A sign for the visitors is placed at the entrance: please, take photos. You don’t have much time, and the collection is huge: therefore you choose to focus on the Nordic art. The kids run happily in the desert halls (you and a couple of Spanish tourists are the only visitors), until they find the “draft room”, where visitors can use all kind of pencils, papers, wooden boards and chairs to wander around copy dal vero the pictures and statues: this will keep them busy for one hour at least. You are then free to visit the museum on your own, and search for Vilhelm Hammershøi paintings passing through the exhibition’s rooms that covers all the Scandinavian art of the last three centuries. There some kind of, well, depressive/tragic/somber taste in Nordic art, unless it represents landscapes:

“and in his eyes I saw death”, AKA the cheerful mr. Ejnar Nielsen

natural size statues of Death taking away a baby from his mother’s hands, a young tuberculosis girl drawing her lasts breaths portrait… the good ol’Edward Munch looks like a merry guy here! You find a room dedicated to your beloved Emil Nolde, with exploding colors painting of sea landscapes. You catch your kids while the custodians start closing the Gallery, and exit.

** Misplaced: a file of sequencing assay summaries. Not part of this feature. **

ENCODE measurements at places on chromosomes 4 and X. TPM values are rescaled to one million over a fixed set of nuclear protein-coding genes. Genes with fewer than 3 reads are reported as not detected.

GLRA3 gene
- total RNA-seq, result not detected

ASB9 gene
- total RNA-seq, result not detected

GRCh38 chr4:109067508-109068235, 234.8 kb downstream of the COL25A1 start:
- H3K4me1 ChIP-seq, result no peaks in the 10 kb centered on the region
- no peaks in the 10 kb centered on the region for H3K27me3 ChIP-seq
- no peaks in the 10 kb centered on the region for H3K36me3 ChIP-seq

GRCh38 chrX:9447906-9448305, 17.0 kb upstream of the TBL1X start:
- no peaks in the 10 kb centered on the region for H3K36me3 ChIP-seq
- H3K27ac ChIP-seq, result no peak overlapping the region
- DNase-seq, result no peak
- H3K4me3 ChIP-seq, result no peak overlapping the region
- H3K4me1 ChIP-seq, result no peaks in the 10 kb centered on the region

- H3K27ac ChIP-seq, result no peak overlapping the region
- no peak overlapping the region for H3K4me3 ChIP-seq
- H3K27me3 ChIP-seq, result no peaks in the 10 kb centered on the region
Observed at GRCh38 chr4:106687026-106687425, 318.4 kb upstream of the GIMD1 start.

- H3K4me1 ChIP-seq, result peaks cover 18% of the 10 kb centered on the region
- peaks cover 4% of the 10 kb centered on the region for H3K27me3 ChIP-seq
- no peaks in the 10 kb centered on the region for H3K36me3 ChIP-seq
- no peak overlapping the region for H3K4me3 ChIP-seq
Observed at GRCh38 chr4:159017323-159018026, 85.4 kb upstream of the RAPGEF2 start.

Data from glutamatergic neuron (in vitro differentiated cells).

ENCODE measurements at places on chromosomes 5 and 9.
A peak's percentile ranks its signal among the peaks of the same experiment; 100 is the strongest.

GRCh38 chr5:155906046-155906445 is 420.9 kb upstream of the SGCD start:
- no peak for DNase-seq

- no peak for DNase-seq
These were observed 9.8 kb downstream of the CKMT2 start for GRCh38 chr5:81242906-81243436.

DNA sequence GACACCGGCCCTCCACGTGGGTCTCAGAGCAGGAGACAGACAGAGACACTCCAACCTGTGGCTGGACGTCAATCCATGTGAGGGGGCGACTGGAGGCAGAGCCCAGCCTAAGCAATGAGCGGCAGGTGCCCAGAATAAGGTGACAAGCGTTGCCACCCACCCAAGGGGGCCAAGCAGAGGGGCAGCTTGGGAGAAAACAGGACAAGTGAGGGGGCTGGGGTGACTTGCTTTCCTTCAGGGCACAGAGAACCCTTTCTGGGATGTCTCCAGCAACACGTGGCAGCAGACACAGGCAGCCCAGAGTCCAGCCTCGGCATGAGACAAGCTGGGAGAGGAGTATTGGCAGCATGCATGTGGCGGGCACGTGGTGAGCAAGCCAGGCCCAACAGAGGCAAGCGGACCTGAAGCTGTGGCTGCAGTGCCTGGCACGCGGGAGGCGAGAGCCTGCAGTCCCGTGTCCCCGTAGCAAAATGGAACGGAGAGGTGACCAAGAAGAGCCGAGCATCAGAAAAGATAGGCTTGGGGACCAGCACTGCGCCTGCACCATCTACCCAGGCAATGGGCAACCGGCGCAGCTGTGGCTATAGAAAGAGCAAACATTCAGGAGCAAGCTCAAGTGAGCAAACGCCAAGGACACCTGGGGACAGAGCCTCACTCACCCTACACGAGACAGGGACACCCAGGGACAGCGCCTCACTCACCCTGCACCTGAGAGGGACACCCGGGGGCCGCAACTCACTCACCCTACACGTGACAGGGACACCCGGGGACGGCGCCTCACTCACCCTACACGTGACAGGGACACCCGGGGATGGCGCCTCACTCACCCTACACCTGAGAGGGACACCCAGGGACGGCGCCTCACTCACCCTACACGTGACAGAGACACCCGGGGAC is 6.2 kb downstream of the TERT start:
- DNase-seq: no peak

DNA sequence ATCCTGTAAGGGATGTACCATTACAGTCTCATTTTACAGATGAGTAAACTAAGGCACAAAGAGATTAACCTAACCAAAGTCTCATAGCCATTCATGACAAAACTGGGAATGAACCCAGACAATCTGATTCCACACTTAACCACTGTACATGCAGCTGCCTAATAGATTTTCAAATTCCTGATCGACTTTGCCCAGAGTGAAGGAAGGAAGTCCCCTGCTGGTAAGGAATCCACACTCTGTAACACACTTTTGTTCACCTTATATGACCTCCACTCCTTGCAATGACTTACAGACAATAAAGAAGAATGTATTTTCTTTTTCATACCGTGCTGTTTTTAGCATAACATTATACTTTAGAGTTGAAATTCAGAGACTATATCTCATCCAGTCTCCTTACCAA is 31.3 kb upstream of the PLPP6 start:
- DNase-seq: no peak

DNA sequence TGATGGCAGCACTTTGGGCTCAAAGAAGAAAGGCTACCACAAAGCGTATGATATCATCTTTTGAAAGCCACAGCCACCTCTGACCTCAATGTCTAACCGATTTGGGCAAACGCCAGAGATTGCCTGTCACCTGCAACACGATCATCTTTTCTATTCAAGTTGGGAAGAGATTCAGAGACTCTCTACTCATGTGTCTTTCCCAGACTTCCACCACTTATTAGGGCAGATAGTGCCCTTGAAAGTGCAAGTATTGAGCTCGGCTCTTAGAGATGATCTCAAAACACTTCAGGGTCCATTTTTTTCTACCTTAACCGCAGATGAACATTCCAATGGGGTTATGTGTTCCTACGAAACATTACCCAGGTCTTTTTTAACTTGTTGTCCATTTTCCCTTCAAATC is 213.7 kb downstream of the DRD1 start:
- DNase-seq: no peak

Ocean and dark clouds. Emil Nolde, 1935

Well: maybe it’s just the frustration about the fact that you have to go back home now, but you feel a little in argumentative mood. Ok, let’s go then! Denmark National Gallery is a massive museum , with a huge collection and, moreover, big temporary exhibition. The quality of the exhibition spaces is gorgeous, and also all the services, shop and cafe/bistro are excellent. Entrance is free for everyone, as the Nationalmuseet, while all other museums in town have one day free entrance for week. Under 18 is free always and everywhere.

Meanwhile in Milan, a recently opened new museum offers just a passable temporary exhibition and proudly announces that has reduced the ticket cost from 15 to 12 €, during the Expo period. Under 18? Only 10 €! Gosh. But anyway, you did not earn any Master in a Business school, probably you don’t understand the point of it…

It’s time to leave, now; sun is going down. You have to return in Copenhagen, with more calm. Greet the Danish girls, and drive.